How do I visualize the illumination correction function?


I am trying to use CP4 to generate an illumination correction function using the CorrectIlluminationCalculate module. I am struggling to select a smooth filter size that is large enough, and I want to be able to see the ICF image that is generated from the module. The only way I know how to do this is to run the analysis with the module visualization on, but this is verrrryyyy slow. I can’t figure out how to just save the smoothed image that comes out - the module gives me options to retain the averaged and dilated images, but not the smoothed images, and SaveFiles module gives me errors if I try to save the ICF as a TIF or JPG rather than NPY file. Is there an obvious way I am missing to just save that file out?


Why NOT save it out as an npy file? You can still then open it and visualize it in CellProfiler (not in FIJI or anything else non-python, but Cellprofiler can certainly show it to you).

It won’t save as a TIFF or a JPG because of the way the image is scaled (I’m assuming here you’re using “Regular” mode and have rescaling enabled in the calculation); for VISUALIZATION PURPOSES ONLY, it’s fine to use RescaleImages to scale it back to 0-1 so you can save it out as another format, but make sure to also save the original as a .npy for later use.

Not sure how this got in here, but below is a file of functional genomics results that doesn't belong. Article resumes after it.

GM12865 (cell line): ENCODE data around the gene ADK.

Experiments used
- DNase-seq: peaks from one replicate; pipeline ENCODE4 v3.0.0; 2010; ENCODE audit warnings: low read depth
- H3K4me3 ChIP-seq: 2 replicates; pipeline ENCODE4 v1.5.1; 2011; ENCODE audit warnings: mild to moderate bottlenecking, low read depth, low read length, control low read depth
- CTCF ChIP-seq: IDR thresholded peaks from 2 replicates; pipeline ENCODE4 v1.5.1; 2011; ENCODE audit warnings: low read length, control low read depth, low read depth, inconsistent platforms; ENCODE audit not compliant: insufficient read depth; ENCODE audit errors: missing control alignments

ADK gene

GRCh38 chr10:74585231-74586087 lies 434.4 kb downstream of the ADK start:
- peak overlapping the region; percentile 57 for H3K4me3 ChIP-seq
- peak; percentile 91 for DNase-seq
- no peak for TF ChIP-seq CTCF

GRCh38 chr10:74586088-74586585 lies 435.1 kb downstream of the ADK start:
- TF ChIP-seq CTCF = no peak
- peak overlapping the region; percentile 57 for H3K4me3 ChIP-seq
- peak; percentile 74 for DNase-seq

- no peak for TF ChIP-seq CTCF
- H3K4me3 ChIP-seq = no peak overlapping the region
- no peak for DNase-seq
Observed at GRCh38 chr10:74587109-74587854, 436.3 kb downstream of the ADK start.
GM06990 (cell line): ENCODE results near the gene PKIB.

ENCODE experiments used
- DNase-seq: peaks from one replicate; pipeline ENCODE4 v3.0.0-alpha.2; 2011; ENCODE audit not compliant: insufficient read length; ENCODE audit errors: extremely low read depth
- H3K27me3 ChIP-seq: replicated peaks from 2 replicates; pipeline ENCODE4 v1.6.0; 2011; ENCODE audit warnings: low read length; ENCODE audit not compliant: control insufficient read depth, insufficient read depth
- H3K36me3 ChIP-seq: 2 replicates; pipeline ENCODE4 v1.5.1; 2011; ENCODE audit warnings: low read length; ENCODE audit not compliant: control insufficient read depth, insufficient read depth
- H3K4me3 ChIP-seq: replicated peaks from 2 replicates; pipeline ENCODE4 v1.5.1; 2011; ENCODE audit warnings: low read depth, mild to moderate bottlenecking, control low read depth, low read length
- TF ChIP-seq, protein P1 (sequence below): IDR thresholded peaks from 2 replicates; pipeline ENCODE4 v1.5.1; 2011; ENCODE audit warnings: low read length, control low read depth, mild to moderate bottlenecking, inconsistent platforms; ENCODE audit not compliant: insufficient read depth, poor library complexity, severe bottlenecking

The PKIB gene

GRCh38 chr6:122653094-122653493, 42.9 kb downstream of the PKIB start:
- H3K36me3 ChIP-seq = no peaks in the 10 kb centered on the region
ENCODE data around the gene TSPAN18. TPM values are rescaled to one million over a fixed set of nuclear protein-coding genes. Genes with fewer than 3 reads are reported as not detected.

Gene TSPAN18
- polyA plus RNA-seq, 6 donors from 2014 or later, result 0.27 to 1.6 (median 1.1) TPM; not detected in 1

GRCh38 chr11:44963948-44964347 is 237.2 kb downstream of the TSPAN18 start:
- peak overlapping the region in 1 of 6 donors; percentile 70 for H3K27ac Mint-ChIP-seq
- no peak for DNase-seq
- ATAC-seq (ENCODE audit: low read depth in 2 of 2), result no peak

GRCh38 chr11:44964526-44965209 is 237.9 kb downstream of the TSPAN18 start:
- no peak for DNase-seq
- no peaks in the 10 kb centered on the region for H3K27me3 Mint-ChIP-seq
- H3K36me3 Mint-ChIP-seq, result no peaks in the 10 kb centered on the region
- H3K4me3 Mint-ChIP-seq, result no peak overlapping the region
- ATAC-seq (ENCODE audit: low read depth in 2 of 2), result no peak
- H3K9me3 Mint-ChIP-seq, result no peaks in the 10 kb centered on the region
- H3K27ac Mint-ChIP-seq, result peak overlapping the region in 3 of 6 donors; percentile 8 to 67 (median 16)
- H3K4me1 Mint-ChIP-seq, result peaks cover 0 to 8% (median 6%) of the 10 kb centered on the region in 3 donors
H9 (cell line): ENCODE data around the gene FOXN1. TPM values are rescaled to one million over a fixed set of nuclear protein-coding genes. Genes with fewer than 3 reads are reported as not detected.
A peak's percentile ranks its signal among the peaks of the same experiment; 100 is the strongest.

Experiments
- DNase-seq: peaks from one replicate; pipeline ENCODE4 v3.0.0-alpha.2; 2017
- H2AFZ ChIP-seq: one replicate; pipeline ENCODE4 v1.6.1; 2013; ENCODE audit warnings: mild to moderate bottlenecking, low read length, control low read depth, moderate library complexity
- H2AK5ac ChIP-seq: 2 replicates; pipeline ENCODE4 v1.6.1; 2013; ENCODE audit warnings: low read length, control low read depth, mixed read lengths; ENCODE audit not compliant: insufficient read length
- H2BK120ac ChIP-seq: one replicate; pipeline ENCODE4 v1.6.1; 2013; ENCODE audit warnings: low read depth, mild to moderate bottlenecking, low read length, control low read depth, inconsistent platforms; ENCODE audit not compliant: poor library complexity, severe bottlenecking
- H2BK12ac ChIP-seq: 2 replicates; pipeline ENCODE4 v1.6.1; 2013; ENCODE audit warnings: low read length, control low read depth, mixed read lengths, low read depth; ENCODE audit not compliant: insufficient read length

Thanks for your reply, this does solve my problem.

All I really want the tif/jpg for is to visualize whether my smoothing step is sufficiently smoothing; I also want the npy file for correcting illumination later. If I run the CorrectIlluminationCalculate with the “see step” option on, which does show me what the smoothed image looks like, it’s extremely slow. It would be much faster for me to just run the analysis and save out the final ICF as an image, and then view that. At the moment I’ve just set up another pipeline to load the npy file and rescale the intensity to show it me, since I’m not seeing a way to designate the rescaleintensity module to run only after the last cycle (which if it runs every cycle again makes it slow). My workflow loads in a bunch of images and averages them up to create the correction function, so if it tries to show me that every cycle it takes forever.